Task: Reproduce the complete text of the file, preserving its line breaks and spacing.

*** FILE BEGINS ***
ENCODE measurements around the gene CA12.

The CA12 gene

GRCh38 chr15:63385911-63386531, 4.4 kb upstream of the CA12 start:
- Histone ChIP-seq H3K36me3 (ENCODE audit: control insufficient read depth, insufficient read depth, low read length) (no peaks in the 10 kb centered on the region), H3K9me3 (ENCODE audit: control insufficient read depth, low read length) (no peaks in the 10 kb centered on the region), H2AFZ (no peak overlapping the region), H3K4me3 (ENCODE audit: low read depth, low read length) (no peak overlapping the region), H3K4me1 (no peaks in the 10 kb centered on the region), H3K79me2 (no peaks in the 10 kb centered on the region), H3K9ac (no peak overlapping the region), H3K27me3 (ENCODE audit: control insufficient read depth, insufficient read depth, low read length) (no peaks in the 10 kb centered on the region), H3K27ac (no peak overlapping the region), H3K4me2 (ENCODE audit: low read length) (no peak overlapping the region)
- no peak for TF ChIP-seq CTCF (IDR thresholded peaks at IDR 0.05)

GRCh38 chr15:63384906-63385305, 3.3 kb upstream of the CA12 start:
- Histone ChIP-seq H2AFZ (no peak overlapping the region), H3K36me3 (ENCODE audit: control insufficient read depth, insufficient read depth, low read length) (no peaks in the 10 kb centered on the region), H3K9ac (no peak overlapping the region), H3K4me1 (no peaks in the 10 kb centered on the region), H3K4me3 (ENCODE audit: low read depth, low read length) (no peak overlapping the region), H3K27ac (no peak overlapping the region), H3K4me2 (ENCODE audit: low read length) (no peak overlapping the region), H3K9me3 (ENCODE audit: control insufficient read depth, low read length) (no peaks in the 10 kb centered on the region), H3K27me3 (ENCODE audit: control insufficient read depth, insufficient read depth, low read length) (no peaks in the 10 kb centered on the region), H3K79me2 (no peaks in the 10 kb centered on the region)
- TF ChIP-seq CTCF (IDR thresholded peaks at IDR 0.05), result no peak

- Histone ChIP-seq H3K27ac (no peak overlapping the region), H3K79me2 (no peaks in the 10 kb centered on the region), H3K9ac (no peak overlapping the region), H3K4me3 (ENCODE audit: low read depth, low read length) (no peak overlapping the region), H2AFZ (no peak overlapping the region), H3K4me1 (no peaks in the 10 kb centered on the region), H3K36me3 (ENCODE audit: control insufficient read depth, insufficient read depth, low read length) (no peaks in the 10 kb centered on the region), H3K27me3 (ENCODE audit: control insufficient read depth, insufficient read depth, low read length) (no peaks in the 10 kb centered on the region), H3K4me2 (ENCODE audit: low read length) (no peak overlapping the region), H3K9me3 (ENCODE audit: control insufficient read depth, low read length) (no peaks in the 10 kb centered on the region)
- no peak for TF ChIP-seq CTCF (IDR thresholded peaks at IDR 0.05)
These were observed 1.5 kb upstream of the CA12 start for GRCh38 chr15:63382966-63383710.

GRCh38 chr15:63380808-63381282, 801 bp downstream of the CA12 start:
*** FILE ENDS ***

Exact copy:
ENCODE measurements around the gene CA12.

The CA12 gene

GRCh38 chr15:63385911-63386531, 4.4 kb upstream of the CA12 start:
- Histone ChIP-seq H3K36me3 (ENCODE audit: control insufficient read depth, insufficient read depth, low read length) (no peaks in the 10 kb centered on the region), H3K9me3 (ENCODE audit: control insufficient read depth, low read length) (no peaks in the 10 kb centered on the region), H2AFZ (no peak overlapping the region), H3K4me3 (ENCODE audit: low read depth, low read length) (no peak overlapping the region), H3K4me1 (no peaks in the 10 kb centered on the region), H3K79me2 (no peaks in the 10 kb centered on the region), H3K9ac (no peak overlapping the region), H3K27me3 (ENCODE audit: control insufficient read depth, insufficient read depth, low read length) (no peaks in the 10 kb centered on the region), H3K27ac (no peak overlapping the region), H3K4me2 (ENCODE audit: low read length) (no peak overlapping the region)
- no peak for TF ChIP-seq CTCF (IDR thresholded peaks at IDR 0.05)

GRCh38 chr15:63384906-63385305, 3.3 kb upstream of the CA12 start:
- Histone ChIP-seq H2AFZ (no peak overlapping the region), H3K36me3 (ENCODE audit: control insufficient read depth, insufficient read depth, low read length) (no peaks in the 10 kb centered on the region), H3K9ac (no peak overlapping the region), H3K4me1 (no peaks in the 10 kb centered on the region), H3K4me3 (ENCODE audit: low read depth, low read length) (no peak overlapping the region), H3K27ac (no peak overlapping the region), H3K4me2 (ENCODE audit: low read length) (no peak overlapping the region), H3K9me3 (ENCODE audit: control insufficient read depth, low read length) (no peaks in the 10 kb centered on the region), H3K27me3 (ENCODE audit: control insufficient read depth, insufficient read depth, low read length) (no peaks in the 10 kb centered on the region), H3K79me2 (no peaks in the 10 kb centered on the region)
- TF ChIP-seq CTCF (IDR thresholded peaks at IDR 0.05), result no peak

- Histone ChIP-seq H3K27ac (no peak overlapping the region), H3K79me2 (no peaks in the 10 kb centered on the region), H3K9ac (no peak overlapping the region), H3K4me3 (ENCODE audit: low read depth, low read length) (no peak overlapping the region), H2AFZ (no peak overlapping the region), H3K4me1 (no peaks in the 10 kb centered on the region), H3K36me3 (ENCODE audit: control insufficient read depth, insufficient read depth, low read length) (no peaks in the 10 kb centered on the region), H3K27me3 (ENCODE audit: control insufficient read depth, insufficient read depth, low read length) (no peaks in the 10 kb centered on the region), H3K4me2 (ENCODE audit: low read length) (no peak overlapping the region), H3K9me3 (ENCODE audit: control insufficient read depth, low read length) (no peaks in the 10 kb centered on the region)
- no peak for TF ChIP-seq CTCF (IDR thresholded peaks at IDR 0.05)
These were observed 1.5 kb upstream of the CA12 start for GRCh38 chr15:63382966-63383710.

GRCh38 chr15:63380808-63381282, 801 bp downstream of the CA12 start: